The Union cabinet on Thursday approved a legislation to usher in a new direct taxes code (DTC) where the tax incidence for individuals was lowered marginally, but raised for companies.
At the same time, DTC has also imparted greater predictability about the tax regime by writing tax rates into schedules accompanying the legislation that will require parliamentary consent.
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The text of the entire legislation was unavailable, but people privy to it said the Bill was largely in line with the revised draft DTC introduced in June this year.
DTC is expected to be tabled in Parliament on Monday, a minister present at the cabinet meeting, said. Once it is tabled in Parliament, the speaker is expected to refer it to a multi-party standing committee of lawmakers to suggest changes after providing all stakeholders a hearing, the minister added.
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Finance minister Pranab Mukherjee told television channels after the cabinet meeting that DTC’s aim was to “provide predictability”.
According to another minister, also present at the cabinet meeting, DTC has enhanced the threshold income to levy tax from the current level of Rs160,001 for individuals to Rs2lakh. For women and senior citizens, the threshold income has been fixed at Rs2.5 lakh.
The tax slabs have also been tweaked and the ceiling for the slab where 20% tax is levied has been enhanced from Rs8 lakh to Rs10 lakh.
The outcome of the changes in individual income tax would be a reduction in the tax liability of an individual with an income of Rs10 lakh by about 16% from the current level. For an income of Rs5 lakh, the tax liability will come down by about 12% from the present level.
DTC has enhanced the overall tax liability on companies. According to one of the ministers, DTC has retained the corporate tax rate at the current level of 30%. However, the effective tax rate for domestic companies today is higher at 33.22% on account of cesses. DTC’s position on cesses was unavailable.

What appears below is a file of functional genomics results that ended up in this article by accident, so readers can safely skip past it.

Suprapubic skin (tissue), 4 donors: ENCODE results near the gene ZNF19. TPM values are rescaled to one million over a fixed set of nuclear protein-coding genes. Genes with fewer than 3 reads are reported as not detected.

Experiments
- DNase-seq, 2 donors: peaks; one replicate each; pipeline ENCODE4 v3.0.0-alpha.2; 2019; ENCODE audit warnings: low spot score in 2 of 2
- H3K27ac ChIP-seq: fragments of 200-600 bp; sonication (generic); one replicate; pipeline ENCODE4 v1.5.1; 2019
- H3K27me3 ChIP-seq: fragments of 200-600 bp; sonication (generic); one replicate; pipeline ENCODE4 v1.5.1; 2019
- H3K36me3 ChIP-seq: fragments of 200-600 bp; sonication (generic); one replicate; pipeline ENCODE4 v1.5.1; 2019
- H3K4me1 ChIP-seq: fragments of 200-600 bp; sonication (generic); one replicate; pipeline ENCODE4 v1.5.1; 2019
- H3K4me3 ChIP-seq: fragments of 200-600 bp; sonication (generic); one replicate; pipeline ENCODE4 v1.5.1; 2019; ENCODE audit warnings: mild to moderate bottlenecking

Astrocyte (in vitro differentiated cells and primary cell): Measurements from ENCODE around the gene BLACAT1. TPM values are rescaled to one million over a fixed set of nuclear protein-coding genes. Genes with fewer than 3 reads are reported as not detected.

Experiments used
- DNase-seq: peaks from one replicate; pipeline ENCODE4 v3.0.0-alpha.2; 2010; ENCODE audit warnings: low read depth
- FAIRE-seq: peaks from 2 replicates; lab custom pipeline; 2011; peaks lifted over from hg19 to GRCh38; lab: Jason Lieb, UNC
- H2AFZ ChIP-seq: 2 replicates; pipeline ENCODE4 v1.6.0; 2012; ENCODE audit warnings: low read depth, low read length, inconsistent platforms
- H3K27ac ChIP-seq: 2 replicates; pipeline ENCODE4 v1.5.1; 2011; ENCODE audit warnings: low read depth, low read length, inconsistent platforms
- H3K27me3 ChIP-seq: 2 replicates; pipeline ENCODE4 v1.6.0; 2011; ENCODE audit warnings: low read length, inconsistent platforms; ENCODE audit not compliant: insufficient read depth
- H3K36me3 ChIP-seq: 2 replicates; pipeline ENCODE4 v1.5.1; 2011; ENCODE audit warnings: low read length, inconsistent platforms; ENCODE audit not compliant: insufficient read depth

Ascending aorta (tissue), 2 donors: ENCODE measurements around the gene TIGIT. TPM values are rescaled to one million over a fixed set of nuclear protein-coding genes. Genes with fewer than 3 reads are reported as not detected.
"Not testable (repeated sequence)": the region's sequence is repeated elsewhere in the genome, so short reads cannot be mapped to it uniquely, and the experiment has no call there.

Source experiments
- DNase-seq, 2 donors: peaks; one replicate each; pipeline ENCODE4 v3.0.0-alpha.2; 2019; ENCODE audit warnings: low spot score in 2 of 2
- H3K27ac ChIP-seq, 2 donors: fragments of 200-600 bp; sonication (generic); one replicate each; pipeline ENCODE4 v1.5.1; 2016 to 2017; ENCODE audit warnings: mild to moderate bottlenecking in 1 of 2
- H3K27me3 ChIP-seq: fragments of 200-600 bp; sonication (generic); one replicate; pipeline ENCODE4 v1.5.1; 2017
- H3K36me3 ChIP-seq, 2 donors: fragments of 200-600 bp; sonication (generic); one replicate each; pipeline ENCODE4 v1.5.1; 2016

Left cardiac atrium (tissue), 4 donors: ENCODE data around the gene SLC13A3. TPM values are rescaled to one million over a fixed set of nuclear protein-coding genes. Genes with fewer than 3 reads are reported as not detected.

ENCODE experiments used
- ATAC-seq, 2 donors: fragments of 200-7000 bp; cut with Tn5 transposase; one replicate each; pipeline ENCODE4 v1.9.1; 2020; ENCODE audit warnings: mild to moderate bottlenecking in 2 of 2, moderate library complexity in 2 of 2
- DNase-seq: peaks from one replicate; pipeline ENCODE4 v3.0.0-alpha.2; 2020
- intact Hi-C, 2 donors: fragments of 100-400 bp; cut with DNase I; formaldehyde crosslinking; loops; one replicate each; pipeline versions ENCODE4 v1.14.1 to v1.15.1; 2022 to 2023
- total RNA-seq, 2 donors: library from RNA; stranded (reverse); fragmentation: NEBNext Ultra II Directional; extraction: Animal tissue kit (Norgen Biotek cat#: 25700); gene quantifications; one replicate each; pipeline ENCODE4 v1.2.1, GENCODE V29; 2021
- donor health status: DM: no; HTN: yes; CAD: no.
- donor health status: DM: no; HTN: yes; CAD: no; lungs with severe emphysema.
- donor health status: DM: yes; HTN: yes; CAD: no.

Overseas companies today have a higher tax rate. The rate recommended in DTC for overseas companies was not available.
DTC has enhanced the effective tax rate for the universe of Indian companies by increasing the minimum alternate tax (MAT) to 20% on book profits from the prevailing 18%, which is effectively at 19.93% after taking into account the cesses.
MAT was the focus of significant lobbying by industry in its open-house discussions with the income-tax department last year after the original DTC draft was placed in the public domain in August 2009. The draft DTC had wanted to levy MAT on gross assets instead of book profits to push companies to allocate capital more efficiently.
Another significant change in DTC is that tax rates, unlike the prevailing system, have been written into the schedules accompanying the legislation, said a minister who attended the cabinet meeting.
The implication of writing the rates into the schedules is that eventually Parliament would have to sanction any change in rates, but a change does not have to confined to the annual budget.
“Currently, change is done by the mechanism of the Finance Act,” said Tarun Gulati, partner at law firm Economic Laws Practice. “That is why the budget has become such an important exercise.”
“Schedules are a part of the statute,” Gulati said. The consequence of writing rates into the schedule is that the government can change rates at any time, but Parliament will exercise oversight, he added.
DTC has strengthened the anti-avoidance regime, the minister said. The tax code, both in its draft version and diluted, revised version, was designed to short-circuit attempts to sidestep tax in the course of international transactions.
As internationalization of the Indian economy has increased, DTC in all its versions tried to plug loopholes, which could be used to avoid tax in the event of cross-border acquisitions or regular transactions.
Liz Mathew contributed to this story.